Another way to extend Plex’s functionality is via Webhooks. In short, Webhooks are used to relay user actions in Plex to external applications and services. For instance, Plex gives the home-automation example of dimming smart light bulbs when commencing file playback. Note that building a Webhook from scratch requires coding, so be sure to check out Plex’s full explanation and samples. Thankfully, Webhooks integrate with Zapier, so people who don’t want to mess with a compiler have an alternative.
Plex Labs and Community Software
Plex launches apps from its Plex Labs division from time to time, including Plexamp, an application solely dedicated to music playback. This software was originally only available on Windows, macOS, and Linux platforms, but recently Plexamp arrived on mobile devices. The playback-focused design looks elegant, but performance was mixed in testing. Of course, the main benefit of this app is that you can download all of your music files from your Plex server to local storage. Check out Plex’s dedicated Plexamp FAQs if you run into any issues or interface questions. Plex Labs also recently launched the Plex Dash app for Android and iOS. This app gives you a modern interface for administering your media server from mobile platforms. You must be a Plex pass subscriber to use both the Plexamp and Plex Dash apps.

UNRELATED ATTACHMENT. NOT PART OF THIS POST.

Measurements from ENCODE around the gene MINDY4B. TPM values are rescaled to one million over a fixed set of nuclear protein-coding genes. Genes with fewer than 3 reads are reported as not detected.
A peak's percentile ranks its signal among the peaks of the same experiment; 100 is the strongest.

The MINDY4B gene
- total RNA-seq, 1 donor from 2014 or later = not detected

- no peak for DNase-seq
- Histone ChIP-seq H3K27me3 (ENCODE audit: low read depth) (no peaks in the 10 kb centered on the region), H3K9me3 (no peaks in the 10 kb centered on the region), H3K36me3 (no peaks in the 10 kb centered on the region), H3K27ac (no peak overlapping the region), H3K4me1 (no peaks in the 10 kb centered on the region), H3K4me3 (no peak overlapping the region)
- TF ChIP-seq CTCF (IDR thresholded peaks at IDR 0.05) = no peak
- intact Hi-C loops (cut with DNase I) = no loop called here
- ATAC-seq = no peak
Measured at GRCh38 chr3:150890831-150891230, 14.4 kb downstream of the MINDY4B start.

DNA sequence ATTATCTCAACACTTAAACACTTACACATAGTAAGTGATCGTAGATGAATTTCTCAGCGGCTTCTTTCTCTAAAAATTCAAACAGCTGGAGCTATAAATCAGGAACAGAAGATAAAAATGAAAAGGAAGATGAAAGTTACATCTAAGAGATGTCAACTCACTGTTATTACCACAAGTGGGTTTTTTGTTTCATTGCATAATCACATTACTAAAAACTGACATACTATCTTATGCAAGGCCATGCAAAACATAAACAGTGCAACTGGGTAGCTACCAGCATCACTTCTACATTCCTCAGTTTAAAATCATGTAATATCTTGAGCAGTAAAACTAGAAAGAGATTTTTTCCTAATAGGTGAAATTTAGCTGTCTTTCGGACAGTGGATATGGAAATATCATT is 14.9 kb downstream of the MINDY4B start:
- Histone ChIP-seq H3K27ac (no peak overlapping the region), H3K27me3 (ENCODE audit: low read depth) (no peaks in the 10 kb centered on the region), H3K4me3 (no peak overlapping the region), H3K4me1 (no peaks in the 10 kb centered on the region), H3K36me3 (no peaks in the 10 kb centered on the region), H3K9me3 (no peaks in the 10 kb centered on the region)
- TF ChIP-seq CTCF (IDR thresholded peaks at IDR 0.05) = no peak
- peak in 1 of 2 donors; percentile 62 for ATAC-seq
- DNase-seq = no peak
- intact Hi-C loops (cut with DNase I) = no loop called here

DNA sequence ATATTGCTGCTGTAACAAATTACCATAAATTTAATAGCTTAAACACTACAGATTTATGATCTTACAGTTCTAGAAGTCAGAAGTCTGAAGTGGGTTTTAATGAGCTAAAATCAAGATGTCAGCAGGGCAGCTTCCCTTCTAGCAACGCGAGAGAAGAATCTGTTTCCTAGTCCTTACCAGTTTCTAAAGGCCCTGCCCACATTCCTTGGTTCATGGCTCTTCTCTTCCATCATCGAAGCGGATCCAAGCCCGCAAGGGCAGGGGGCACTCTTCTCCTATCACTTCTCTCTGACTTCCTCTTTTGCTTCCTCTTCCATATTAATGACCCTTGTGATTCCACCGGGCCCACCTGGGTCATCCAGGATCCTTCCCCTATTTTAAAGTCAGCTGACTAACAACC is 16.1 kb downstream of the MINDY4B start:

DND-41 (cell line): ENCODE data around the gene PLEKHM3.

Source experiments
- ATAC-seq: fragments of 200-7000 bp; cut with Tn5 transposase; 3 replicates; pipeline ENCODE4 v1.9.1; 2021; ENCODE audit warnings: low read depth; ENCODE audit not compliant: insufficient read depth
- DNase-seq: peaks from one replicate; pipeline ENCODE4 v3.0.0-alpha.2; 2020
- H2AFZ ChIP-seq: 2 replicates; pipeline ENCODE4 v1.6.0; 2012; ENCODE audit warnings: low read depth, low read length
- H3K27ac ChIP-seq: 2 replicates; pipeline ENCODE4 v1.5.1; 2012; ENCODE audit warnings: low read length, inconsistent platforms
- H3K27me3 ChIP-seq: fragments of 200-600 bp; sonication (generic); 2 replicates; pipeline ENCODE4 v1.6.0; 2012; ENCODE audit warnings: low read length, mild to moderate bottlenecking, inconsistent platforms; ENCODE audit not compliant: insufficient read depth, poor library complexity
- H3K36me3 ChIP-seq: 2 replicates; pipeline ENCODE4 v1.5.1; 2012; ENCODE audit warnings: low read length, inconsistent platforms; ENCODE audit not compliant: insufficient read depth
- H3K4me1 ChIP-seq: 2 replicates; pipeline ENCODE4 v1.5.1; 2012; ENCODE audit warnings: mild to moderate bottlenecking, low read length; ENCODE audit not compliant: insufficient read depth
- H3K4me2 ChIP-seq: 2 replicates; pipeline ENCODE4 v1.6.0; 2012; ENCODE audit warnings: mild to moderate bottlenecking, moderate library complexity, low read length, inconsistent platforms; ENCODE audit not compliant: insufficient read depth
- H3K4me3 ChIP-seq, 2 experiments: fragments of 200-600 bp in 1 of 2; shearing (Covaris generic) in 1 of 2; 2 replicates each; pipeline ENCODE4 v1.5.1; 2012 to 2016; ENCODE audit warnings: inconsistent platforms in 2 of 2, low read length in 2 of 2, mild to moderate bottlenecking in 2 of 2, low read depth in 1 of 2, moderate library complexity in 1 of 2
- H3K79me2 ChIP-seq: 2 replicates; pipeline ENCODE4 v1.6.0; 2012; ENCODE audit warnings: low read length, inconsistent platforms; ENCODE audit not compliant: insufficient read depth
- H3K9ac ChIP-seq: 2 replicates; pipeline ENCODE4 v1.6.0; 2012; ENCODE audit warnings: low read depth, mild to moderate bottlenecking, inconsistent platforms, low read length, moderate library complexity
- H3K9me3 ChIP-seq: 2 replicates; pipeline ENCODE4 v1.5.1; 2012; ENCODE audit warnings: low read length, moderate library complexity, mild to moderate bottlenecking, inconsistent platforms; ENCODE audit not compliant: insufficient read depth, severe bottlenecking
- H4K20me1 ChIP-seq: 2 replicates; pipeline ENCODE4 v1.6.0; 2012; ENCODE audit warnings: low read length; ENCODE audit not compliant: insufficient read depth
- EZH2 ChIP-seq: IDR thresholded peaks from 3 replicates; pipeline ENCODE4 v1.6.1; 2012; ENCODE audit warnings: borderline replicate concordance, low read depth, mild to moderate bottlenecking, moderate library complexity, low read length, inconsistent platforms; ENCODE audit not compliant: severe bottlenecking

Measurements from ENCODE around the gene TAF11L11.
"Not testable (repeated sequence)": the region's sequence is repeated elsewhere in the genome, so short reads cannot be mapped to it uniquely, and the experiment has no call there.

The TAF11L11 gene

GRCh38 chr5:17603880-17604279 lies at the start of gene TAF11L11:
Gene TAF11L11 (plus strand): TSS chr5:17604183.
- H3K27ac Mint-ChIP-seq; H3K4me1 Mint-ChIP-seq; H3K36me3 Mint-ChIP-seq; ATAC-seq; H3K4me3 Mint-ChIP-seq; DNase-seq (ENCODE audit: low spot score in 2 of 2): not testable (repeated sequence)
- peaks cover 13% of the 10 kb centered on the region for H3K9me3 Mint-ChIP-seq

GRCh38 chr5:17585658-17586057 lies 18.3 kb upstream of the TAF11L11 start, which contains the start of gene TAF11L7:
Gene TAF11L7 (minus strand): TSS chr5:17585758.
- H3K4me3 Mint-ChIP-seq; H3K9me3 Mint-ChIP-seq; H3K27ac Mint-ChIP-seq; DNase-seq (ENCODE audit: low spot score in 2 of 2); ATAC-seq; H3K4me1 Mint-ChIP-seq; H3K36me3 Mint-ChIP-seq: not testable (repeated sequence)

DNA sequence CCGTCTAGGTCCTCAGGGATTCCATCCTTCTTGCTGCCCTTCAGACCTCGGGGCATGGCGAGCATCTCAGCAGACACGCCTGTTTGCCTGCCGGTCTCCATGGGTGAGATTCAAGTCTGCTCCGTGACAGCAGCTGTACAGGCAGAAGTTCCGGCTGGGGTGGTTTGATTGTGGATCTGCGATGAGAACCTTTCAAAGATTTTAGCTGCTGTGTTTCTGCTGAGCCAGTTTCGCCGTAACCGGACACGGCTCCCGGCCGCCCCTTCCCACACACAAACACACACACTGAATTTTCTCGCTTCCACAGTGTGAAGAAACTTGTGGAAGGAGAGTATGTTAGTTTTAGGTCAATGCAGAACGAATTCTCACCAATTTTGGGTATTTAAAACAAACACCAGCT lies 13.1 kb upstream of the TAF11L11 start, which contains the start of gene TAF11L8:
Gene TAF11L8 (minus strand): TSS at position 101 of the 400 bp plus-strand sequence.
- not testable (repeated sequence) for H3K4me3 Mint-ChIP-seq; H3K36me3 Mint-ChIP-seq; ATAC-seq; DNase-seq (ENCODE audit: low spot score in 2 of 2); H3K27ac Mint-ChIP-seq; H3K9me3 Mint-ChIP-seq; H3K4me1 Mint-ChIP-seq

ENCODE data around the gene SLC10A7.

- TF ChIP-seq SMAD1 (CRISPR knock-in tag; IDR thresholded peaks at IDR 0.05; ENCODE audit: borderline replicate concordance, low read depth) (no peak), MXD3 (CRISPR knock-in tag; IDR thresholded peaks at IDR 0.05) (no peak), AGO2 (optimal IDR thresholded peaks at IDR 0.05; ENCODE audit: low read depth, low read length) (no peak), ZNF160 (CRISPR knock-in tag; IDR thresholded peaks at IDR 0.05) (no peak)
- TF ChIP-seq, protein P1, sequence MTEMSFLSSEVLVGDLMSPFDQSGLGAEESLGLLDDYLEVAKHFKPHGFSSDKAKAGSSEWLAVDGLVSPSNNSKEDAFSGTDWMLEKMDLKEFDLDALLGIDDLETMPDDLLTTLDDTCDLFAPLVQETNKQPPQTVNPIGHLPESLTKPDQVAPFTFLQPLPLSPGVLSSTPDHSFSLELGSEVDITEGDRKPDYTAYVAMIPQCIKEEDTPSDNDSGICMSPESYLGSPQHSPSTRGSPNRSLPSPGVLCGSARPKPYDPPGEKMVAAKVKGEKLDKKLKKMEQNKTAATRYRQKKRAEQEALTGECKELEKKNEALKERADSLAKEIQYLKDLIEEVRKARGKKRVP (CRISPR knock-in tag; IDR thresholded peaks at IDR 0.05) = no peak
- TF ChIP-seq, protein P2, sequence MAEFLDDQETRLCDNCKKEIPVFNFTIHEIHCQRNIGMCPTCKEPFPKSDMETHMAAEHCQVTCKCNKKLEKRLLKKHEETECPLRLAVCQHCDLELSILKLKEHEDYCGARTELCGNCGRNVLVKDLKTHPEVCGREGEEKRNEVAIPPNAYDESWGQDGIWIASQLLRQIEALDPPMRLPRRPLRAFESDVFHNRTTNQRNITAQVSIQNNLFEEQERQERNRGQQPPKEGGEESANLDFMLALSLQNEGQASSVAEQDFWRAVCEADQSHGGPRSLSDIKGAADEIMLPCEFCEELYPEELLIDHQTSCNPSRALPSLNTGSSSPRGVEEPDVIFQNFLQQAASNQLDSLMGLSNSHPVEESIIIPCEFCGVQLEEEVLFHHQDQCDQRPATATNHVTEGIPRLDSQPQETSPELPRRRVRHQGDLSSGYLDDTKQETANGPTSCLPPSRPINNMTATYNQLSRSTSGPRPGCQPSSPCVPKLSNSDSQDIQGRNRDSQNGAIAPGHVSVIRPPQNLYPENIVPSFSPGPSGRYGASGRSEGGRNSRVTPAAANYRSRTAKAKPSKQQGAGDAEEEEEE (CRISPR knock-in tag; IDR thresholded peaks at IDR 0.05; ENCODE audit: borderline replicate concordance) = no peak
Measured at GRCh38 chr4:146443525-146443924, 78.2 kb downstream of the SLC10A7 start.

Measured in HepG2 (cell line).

The latest project out of Plex Labs is Plex Arcade, which adds a game streaming component to your Plex server. Regular Plex users need to pay $4.99 per month for the privilege, but Plex Pass users can get it for $2.99 per month. You can sign up for a free seven-day trial of Plex Arcade, but I would prefer if the service was at least included for Plex Pass subscribers. Despite being close to the same price as products in our roundup of the best game streaming services, Plex Arcade is far more limited.
To use Plex Arcade, you need to set up a media server on a Windows or macOS machine, link a free Parsec account, and then add a new Games library to your server. At the time of testing, Plex Arcade had about two dozen classic Atari games available to stream and play, such as Asteroids, Lunar Lander, Missile Command, and Super Breakout. You can also add any custom ROMs to your game library. Plex Arcade is available on mobile platforms (Android or iOS), media streaming device (Android TV or Apple TV), or Chromium browsers; it supports USB controllers and keyboard inputs.
I tried Plex Arcade on an Android device and via a web browser. The project is clearly in the early stages and I don’t yet recommend you jump into a subscription. For instance, I had some trouble launching games consistently and some of the controls simply did not work.